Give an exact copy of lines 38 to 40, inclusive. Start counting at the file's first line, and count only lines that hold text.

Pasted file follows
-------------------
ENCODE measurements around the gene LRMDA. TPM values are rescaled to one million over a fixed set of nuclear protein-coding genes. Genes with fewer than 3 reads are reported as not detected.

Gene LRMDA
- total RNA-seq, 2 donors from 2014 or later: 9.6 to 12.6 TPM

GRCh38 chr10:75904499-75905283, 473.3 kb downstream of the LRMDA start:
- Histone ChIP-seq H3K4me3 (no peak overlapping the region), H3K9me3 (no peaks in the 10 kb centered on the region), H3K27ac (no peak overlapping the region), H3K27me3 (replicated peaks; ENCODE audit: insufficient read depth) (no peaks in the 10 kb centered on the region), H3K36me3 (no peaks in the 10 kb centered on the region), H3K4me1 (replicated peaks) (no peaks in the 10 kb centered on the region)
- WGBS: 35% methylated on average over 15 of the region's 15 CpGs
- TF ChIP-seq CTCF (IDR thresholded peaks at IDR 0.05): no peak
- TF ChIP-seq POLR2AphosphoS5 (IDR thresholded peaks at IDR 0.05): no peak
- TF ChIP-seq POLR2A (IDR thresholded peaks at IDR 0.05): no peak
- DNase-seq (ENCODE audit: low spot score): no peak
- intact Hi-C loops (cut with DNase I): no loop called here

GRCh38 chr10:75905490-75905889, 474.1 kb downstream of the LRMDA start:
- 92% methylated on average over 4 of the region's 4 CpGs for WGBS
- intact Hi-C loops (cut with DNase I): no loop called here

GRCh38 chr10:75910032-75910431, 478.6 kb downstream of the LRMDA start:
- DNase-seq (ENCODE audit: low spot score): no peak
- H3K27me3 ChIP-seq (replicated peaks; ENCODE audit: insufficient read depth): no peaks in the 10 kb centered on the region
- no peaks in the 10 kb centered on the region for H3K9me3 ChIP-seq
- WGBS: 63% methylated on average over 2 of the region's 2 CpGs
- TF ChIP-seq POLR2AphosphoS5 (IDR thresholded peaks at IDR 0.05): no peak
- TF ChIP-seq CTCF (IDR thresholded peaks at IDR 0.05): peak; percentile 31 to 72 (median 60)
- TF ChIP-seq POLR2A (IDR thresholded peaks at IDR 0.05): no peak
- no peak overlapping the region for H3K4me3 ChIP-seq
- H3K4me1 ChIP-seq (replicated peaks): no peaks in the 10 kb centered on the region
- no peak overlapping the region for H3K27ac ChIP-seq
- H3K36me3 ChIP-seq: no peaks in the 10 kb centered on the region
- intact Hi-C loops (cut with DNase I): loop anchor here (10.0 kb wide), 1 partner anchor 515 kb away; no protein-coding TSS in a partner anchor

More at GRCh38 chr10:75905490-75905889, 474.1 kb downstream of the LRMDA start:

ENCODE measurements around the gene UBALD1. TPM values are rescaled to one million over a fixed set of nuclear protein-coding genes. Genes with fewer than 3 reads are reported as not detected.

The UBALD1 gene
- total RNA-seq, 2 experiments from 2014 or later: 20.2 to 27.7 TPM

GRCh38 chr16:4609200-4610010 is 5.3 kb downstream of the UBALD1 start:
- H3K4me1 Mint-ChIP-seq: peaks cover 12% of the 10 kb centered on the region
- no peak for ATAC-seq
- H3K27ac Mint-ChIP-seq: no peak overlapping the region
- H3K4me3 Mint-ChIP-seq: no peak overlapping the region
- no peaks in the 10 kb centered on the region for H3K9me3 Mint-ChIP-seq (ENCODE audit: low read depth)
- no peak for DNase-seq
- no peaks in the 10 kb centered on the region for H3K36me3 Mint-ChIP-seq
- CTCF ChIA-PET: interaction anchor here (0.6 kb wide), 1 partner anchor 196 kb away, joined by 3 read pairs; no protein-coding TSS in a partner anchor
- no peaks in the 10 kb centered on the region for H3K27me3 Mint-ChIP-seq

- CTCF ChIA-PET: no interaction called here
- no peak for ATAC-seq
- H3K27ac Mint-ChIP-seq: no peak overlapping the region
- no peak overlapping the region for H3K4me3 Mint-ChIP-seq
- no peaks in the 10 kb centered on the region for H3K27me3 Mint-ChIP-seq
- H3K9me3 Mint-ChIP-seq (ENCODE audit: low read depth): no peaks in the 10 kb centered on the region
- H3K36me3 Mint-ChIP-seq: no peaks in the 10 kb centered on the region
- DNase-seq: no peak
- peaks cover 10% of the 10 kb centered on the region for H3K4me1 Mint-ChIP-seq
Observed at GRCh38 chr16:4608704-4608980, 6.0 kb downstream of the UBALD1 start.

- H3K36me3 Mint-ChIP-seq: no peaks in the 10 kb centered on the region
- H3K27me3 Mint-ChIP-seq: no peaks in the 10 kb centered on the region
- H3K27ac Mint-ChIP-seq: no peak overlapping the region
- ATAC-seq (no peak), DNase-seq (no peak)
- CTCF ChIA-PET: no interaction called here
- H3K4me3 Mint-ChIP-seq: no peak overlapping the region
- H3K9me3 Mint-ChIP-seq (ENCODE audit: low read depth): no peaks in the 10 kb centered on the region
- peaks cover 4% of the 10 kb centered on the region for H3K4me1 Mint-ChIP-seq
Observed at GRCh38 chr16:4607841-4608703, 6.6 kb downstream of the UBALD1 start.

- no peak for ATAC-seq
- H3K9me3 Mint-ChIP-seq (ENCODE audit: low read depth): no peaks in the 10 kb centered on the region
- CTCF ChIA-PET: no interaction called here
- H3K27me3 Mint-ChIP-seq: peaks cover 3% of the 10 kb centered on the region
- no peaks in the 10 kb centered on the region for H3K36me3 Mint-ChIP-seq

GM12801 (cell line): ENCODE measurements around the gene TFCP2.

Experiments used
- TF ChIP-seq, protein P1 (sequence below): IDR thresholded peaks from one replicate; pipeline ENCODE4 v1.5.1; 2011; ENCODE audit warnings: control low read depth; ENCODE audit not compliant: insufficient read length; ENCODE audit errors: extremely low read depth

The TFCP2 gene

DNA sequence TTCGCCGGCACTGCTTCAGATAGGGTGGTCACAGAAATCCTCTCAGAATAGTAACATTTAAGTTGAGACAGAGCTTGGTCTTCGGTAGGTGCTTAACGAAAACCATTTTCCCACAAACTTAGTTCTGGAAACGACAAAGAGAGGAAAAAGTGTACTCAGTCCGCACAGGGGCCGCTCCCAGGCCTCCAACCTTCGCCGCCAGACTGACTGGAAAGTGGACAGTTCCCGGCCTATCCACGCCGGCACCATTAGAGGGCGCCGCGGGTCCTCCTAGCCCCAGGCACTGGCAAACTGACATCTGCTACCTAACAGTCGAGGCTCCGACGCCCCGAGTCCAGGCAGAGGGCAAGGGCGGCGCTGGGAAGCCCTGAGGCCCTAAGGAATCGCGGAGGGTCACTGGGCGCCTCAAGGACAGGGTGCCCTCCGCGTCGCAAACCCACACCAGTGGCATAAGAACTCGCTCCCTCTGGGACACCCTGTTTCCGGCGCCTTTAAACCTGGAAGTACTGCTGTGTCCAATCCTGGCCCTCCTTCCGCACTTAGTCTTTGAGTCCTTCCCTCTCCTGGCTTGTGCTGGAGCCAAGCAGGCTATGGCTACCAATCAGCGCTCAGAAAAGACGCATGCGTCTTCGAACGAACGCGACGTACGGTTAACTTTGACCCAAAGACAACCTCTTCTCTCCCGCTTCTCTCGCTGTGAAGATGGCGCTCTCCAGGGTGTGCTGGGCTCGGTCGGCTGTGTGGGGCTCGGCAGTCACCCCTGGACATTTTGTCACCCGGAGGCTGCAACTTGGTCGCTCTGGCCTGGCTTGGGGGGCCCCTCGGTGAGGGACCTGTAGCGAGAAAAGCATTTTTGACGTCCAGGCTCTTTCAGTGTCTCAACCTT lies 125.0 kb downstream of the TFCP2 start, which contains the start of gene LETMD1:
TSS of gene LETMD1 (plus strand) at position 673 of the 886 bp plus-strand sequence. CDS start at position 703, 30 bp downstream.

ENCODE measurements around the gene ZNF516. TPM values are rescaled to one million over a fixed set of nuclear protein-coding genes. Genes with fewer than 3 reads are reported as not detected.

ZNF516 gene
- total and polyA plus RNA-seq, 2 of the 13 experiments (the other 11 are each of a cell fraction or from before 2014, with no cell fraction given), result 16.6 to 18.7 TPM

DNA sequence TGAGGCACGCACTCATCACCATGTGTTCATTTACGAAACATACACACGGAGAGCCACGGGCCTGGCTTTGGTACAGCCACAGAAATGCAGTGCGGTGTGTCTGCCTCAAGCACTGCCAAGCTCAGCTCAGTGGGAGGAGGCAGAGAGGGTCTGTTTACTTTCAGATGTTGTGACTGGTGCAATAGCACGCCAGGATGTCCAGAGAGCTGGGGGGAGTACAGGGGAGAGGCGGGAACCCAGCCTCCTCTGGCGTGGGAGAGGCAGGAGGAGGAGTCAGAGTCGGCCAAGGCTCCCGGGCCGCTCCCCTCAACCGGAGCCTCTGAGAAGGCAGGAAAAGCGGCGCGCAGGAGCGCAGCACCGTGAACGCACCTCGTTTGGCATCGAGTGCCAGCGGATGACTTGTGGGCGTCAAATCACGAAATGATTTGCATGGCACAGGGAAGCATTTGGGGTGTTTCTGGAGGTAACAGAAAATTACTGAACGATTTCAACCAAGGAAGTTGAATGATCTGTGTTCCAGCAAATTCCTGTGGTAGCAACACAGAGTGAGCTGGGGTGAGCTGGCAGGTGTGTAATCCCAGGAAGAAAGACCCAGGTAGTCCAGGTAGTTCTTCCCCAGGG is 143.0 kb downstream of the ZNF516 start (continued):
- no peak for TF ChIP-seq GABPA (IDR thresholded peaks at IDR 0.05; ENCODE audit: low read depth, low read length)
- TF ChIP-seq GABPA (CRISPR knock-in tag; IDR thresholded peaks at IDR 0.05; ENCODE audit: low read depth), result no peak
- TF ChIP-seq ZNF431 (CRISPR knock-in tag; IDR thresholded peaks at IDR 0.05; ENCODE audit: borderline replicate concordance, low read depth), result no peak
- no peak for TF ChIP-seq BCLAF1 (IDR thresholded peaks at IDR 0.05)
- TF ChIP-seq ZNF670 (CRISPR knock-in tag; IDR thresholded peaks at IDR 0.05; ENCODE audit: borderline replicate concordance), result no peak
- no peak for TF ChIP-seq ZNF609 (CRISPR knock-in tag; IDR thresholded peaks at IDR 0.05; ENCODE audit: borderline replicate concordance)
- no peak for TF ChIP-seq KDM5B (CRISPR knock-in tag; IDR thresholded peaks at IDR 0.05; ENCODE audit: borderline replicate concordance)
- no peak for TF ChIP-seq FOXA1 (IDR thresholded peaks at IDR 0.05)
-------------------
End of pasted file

- no peak for DNase-seq
- no peaks in the 10 kb centered on the region for H3K36me3 Mint-ChIP-seq
- CTCF ChIA-PET: interaction anchor here (0.6 kb wide), 1 partner anchor 196 kb away, joined by 3 read pairs; no protein-coding TSS in a partner anchor